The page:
Integrated photonic devices for spectroscopic chemical detection
Author(s)Kita, Derek Matthew.
Massachusetts Institute of Technology. Department of Materials Science and Engineering.
Juejun Hu and Lionel C. Kimerling.
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Chemical sensing systems realized with photonic components integrated on traditional semiconductor substrates have emerged as a promising technology for remote sensing applications that require low cost, low power consumption, light weight, small size, and high-performance. In this thesis, I discuss methods and systems for practical implementations of chip-scale integrated photonic chemical sensors and spectromeƯters. The work focuses on solutions to a variety of obstacles that have hindered real-world implementations of microphotonic chemical sensors. First, a new chip arƯchitecture capable of acquiring high channel count, high resolution optical spectra (200 pm resolution in the telecommunications C-band) is presented both theoretically and experimentally, along with a new 'elastic-D₁' regularized regression method for spectrum reconstruction. Next, evanescent field sensing using dielectric waveguides is studied theoretically and numerically, with a special emphasis on sensing perforƯmance in the presence of random, fabrication-induced waveguide sidewall roughness. I demonstrate that a locally flat perturbation approximation is valid for typical experƯimental roughness in silicon-on-insulator platforms, and use a volume-current method to explicitly compute scattering loss rates for a variety of three-dimensional wavegƯuide structures. To then experimentally realize photonic sensing systems, I developed a low-loss (0.36 ± 0.11 dB/cm), quick-turn (16.4 day turnaround) fabrication process for inexpensively prototyping silicon nitride photonic integrated circuits with heaters, etched edge couplers, and opened sensing windows. Using this fabrication process, I present a successful experimental demonstration of a fiber-packaged, waveguideƯenhanced Raman spectroscopic sensor used for detecting liquids in contact with the surface of the chip via measured Raman peaks from 500 - 3500 cm⁻¹.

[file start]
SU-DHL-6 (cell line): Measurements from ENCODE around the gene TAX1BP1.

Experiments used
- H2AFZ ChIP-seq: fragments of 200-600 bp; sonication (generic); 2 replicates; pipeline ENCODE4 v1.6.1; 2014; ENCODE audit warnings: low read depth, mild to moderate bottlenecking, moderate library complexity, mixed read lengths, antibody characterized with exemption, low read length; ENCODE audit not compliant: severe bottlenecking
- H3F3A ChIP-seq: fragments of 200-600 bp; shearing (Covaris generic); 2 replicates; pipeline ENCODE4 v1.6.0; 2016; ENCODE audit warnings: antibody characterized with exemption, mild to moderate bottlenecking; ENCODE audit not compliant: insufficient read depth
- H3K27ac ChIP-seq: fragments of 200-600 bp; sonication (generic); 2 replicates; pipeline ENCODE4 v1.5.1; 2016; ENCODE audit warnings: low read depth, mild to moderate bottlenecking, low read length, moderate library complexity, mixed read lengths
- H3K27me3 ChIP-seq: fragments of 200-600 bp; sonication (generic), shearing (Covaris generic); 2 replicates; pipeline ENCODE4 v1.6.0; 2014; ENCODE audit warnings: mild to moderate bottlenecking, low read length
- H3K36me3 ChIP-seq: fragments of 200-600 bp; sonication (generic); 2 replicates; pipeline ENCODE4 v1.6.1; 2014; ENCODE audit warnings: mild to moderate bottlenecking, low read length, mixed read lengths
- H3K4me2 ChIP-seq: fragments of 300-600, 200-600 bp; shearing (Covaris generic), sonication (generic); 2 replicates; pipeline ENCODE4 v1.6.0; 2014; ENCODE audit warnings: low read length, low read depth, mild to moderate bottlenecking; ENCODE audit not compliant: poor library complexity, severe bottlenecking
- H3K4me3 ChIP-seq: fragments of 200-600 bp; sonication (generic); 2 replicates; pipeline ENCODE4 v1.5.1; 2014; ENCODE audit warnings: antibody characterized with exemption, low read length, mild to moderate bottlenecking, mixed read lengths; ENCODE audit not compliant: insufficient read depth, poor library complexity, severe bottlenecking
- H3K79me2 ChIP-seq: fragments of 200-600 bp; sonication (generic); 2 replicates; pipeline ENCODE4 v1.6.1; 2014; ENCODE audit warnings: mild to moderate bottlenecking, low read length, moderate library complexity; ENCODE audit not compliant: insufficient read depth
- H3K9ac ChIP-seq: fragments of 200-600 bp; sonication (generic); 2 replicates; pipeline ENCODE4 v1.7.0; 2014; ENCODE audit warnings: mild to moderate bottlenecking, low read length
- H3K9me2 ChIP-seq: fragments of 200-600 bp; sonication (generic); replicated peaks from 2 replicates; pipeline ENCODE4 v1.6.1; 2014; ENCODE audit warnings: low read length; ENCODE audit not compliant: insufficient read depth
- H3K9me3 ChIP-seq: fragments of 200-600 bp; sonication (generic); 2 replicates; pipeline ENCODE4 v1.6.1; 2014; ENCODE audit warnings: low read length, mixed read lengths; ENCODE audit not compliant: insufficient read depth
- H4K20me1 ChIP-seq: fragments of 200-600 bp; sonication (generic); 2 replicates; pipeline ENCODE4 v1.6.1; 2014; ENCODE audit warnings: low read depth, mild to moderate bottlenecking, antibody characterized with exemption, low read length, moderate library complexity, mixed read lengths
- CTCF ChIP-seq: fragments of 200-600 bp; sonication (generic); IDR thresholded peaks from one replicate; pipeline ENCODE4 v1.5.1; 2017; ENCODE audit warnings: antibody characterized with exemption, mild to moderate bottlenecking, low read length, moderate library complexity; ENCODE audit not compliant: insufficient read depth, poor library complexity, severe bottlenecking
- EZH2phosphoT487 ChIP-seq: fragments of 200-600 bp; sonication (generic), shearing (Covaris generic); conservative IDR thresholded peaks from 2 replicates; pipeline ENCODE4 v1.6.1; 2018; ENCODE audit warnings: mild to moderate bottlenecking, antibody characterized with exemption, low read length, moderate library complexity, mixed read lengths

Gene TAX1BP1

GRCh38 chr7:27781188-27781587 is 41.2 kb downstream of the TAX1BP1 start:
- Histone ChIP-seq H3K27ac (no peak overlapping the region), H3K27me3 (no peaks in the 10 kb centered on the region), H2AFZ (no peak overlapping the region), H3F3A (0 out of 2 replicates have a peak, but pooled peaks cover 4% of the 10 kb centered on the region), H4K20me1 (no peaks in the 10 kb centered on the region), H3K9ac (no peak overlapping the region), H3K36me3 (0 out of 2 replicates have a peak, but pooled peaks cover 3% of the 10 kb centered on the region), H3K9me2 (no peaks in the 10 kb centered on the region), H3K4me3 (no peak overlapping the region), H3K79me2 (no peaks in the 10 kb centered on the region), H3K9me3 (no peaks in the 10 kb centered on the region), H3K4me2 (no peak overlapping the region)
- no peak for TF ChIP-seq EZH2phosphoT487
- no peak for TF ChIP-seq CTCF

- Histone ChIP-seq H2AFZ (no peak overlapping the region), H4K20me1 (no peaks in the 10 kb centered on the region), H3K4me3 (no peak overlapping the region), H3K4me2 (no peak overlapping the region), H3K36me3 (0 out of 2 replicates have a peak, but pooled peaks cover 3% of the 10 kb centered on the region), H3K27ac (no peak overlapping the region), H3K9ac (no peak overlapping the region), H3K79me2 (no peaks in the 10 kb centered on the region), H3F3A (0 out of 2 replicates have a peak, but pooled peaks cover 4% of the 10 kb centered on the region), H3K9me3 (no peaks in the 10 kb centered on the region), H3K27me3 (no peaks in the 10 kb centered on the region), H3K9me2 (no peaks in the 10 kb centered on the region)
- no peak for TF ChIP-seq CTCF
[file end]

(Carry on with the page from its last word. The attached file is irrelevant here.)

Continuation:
Thesis: Ph. D., Massachusetts Institute of Technology, Department of Materials Science and Engineering, 2020Cataloged from PDF version of thesis.Includes bibliographical references (pages 155-173).
DepartmentMassachusetts Institute of Technology. Department of Materials Science and Engineering
Massachusetts Institute of Technology
Materials Science and Engineering.